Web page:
Recently while visiting one of our congregations I fielded a couple of questions about the annual meeting of the congregation. I figure if someone is asking questions in one congregation, chances are similar questions arise in other congregations.
One question was whether congregations are required to have an annual meeting every year. G-1.0501 states, “The congregation shall hold an annual meeting and may hold special meetings as necessary, for any and all of the purposes appropriate for congregational consideration.” The ‘shall’ in the above sentence makes the annual meeting mandatory.
A congregation is not an entity of governance. The congregation has limited authority given to it by the Book of Order, primarily in G-1.0503. Six categories of actions are listed there:
Electing ruling elders, deacons, and trustees (including whether to not use the ordered ministry of Deacon (G-2.0202)). Also, the congregation needs to elect its members on the nominating committee (G-2.0401).
Calling a pastor, co-pastor or associate pastor.
Changing existing pastoral relationships (see below)
Buying, mortgaging, or selling property (see G-4.0205a and G-4.0208)
Requesting Presbytery to grant an exception as specified in G-2.0404 (inability to provide for rotation of terms for ruling elders)
Approving, amending, or dissolving a plan for a joint congregational witness (two or more congregations of different denominations worshiping and working as one).
Any of these items can properly be handled at an annual or special meeting. The difference is special meetings require advanced notice of business to be transacted, while the annual meeting can handle these matters without advanced notice. (However, giving advanced notice is advisable and helpful for the congregation as a whole.)
There are other things that can arise in a congregational meeting, such as this requirement for the session in G-3.0205: “[The session] shall provide full information to the congregation concerning its decisions in such matters” [annual budget and distribution of benevolences]. This was another question I was asked, about the session’s responsibility to make a presentation on the annual budget to the congregation.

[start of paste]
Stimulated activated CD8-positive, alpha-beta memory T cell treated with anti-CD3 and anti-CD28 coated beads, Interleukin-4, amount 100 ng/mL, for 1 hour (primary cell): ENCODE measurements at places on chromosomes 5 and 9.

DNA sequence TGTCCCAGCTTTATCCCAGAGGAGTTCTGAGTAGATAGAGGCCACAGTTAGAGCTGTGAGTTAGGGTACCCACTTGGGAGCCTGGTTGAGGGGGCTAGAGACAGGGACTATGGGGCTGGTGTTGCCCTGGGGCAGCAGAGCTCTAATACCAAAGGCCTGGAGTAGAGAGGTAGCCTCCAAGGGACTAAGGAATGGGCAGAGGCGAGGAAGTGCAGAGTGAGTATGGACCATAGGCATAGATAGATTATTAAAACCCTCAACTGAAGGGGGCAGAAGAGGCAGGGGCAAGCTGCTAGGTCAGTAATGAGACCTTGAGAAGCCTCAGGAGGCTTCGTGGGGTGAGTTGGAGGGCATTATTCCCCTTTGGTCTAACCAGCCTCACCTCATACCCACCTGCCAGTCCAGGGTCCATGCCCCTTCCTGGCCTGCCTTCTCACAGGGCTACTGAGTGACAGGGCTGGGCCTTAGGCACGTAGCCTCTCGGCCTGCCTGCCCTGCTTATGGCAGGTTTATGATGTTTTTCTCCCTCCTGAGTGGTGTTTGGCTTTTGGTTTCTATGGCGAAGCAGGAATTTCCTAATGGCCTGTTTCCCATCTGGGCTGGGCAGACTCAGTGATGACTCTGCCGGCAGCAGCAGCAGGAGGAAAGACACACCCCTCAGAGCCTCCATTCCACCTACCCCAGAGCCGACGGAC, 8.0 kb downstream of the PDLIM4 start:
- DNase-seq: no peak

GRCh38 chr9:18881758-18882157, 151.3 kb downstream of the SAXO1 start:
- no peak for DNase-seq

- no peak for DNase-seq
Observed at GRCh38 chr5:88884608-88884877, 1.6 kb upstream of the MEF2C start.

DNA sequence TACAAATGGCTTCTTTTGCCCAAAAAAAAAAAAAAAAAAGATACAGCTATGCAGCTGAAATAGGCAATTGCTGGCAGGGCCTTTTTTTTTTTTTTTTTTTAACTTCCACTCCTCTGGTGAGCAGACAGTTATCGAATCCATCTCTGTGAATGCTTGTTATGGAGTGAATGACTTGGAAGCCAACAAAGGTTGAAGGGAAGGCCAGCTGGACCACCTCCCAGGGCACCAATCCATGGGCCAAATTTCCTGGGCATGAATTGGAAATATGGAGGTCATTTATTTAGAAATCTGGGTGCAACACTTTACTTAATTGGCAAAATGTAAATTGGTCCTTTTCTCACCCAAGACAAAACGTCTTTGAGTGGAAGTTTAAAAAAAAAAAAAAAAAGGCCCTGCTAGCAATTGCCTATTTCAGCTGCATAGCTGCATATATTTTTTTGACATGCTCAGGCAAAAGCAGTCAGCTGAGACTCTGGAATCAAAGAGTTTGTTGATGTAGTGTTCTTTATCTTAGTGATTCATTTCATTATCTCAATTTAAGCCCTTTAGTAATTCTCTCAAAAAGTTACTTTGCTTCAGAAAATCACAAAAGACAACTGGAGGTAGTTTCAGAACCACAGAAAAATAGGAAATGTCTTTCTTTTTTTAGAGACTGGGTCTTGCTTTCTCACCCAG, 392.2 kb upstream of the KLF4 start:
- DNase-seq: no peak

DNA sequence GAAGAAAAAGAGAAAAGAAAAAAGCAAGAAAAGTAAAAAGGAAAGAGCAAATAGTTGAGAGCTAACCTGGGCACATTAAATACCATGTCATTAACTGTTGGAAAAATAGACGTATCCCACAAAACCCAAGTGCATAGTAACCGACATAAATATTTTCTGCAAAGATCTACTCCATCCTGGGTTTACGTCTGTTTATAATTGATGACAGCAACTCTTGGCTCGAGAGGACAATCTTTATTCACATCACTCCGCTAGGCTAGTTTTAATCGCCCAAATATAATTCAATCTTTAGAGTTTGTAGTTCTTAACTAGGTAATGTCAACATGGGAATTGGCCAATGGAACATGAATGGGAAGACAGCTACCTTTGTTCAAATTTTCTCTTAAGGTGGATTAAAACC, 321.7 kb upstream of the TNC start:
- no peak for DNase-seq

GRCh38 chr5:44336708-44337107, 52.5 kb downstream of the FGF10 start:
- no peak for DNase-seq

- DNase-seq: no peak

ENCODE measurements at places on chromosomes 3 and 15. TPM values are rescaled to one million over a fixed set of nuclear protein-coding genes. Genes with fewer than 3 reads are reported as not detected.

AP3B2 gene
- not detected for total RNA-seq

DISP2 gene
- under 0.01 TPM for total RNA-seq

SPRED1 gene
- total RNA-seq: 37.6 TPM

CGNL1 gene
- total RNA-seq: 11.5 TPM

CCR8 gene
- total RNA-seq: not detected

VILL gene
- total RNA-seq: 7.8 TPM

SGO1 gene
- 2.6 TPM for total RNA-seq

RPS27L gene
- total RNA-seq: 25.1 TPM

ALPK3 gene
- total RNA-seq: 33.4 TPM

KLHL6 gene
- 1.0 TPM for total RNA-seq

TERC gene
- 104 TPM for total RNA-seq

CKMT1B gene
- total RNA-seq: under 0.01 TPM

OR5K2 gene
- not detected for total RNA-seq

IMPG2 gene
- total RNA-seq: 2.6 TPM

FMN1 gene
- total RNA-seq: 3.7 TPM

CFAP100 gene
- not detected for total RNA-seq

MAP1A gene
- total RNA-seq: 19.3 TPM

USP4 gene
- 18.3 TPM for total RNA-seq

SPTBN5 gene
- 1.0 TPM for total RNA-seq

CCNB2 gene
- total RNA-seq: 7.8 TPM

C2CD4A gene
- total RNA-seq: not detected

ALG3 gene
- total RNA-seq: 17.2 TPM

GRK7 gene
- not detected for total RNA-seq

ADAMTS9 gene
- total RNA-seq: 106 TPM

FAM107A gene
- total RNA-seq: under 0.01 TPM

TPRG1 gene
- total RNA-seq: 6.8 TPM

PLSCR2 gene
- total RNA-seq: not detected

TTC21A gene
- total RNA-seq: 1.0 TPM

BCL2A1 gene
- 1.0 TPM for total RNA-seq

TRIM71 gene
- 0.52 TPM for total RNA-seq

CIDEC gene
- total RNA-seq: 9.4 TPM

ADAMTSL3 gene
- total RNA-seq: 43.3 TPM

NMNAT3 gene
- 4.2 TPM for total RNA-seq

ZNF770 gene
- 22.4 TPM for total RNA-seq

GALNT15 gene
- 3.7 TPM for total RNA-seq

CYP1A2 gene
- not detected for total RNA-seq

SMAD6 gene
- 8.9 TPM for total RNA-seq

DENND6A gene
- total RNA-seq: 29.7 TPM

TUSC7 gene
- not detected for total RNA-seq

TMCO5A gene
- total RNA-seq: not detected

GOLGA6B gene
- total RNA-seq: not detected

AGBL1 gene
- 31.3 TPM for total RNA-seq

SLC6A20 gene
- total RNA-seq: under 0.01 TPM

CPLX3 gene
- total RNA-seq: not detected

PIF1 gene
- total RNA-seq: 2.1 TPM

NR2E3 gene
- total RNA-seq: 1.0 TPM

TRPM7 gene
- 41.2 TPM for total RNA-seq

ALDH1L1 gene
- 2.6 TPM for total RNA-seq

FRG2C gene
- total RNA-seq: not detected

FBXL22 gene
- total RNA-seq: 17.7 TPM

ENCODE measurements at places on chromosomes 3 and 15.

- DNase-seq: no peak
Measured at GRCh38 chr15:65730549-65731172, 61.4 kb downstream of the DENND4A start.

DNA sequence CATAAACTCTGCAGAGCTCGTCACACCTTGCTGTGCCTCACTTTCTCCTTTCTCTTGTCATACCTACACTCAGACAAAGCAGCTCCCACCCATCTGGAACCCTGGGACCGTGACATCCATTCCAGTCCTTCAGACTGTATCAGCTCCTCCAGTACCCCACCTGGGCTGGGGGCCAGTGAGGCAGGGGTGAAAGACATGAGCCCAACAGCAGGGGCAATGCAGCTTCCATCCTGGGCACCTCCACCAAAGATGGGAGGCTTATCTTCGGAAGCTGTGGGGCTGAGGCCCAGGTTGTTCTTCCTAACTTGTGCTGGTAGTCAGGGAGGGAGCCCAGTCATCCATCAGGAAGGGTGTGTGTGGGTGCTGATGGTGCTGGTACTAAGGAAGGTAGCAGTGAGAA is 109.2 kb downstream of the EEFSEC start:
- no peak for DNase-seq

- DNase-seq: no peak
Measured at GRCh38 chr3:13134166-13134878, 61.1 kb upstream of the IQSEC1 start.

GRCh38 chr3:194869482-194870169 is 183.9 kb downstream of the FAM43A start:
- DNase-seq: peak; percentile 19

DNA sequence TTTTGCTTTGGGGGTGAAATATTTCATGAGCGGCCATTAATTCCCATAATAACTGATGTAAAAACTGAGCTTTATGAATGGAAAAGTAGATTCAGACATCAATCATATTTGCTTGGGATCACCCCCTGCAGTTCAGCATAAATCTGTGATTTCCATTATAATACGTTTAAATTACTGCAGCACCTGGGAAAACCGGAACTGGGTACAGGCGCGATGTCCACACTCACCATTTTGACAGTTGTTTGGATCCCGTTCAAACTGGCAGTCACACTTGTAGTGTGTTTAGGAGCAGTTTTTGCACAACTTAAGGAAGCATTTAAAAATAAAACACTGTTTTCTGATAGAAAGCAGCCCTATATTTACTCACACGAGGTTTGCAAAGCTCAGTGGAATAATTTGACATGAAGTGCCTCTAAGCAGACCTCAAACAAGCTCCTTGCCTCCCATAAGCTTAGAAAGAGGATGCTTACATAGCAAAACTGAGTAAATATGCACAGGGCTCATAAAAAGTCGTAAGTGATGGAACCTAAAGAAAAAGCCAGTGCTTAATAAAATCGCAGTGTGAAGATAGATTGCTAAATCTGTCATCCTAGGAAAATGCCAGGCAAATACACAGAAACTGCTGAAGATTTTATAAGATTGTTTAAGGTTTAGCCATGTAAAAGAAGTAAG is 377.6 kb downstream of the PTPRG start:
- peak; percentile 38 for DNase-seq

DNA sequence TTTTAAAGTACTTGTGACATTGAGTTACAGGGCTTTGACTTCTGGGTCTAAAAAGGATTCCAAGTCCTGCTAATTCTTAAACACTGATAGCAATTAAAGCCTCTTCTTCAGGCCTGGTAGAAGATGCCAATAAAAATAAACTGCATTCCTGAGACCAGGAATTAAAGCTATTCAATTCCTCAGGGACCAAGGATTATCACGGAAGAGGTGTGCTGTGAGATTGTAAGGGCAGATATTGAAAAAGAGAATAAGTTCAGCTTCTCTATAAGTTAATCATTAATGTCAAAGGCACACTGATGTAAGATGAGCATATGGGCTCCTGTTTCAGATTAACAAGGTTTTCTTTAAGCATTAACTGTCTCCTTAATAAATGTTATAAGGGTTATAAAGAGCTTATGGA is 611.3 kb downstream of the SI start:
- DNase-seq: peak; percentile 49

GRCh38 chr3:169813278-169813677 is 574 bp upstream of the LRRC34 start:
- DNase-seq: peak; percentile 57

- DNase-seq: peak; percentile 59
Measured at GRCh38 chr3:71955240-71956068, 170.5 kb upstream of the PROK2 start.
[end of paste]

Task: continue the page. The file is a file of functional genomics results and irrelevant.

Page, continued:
The annual meeting is an excellent opportunity to explain what has gone into the development of the annual budget. The congregation does not vote on the budget, but they have an interest in it as they fund it. I believe it is permissible for the congregation to request that the session reconsider aspects of the annual budget. The session may agree to make such changes, but it is also within its rights to report back that it has considered what it heard from the congregation but declines to make any changes (stating reasons).
Here is one area where this can happen: the annual review of the terms of call of all pastors: “The session shall review annually the minister’s terms of call and shall propose for congregational action (G-1.0503c) such changes as the session deems appropriate.” (G-2.0804).
The Committee on Ministry requests an annual report from sessions on terms of call, certifying its review and subsequent congregational action. Every year some sessions do not make this report because they believe they are not required to if the terms of call did not change. This understanding is incorrect.
G-1.0503c says this about the congregation’s review of terms of call: “changing existing pastoral relationships, by such means as reviewing the adequacy of and approving changes to terms of call …”. Note that the congregation has more than just the responsibility to approve changes to terms of call. It also has the overarching responsibility — particularly if the session is recommending no changes — of determining whether the terms are being maintained in an adequate fashion. It is possible that the session reports a recommendation of no changes and the congregation determines that this is not adequate. The matter then returns to the session for additional consideration and report back to the congregation. Remember that terms of call are not final (whether changed or not) until both the congregation and Presbytery have received them and have acted.
Again, the annual meeting is an important communication tool for the session to interpret its mission, in terms of review of past and announcement of future programs and interpretation of stewardship and budget matters. If done well, it helps foster goodwill and reduces the possibility for conflict within the congregation.
As always I am available for further conversation on these matters.